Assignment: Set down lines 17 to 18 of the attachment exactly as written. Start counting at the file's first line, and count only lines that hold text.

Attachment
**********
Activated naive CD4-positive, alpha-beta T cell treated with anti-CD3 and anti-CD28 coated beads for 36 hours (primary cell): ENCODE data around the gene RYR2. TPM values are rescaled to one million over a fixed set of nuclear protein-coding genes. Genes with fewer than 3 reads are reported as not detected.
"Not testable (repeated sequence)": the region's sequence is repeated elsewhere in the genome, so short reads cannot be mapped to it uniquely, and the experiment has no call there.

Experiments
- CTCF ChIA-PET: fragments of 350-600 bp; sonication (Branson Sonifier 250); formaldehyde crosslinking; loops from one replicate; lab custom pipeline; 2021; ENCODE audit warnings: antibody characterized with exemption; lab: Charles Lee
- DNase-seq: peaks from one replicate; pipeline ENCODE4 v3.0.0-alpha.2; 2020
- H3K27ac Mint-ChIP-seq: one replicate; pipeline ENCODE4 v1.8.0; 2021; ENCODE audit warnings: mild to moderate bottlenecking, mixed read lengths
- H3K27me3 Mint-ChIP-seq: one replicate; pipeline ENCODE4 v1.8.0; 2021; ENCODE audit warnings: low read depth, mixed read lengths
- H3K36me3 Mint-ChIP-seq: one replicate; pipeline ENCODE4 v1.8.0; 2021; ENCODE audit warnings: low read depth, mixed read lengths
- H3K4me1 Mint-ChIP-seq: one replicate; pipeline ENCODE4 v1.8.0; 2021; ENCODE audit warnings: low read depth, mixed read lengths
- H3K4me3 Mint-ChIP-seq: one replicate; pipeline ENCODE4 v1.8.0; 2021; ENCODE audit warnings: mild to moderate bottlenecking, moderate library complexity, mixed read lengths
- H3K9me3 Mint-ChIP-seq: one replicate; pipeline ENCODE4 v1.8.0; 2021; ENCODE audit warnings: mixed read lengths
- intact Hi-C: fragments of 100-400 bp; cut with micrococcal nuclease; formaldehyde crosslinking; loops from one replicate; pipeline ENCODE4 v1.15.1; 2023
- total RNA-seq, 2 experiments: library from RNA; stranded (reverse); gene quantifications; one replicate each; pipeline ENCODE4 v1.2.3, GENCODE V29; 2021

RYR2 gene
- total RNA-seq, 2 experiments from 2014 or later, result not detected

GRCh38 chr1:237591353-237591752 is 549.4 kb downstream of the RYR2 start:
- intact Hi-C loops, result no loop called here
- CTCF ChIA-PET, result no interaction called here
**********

- intact Hi-C loops, result no loop called here
- CTCF ChIA-PET, result no interaction called here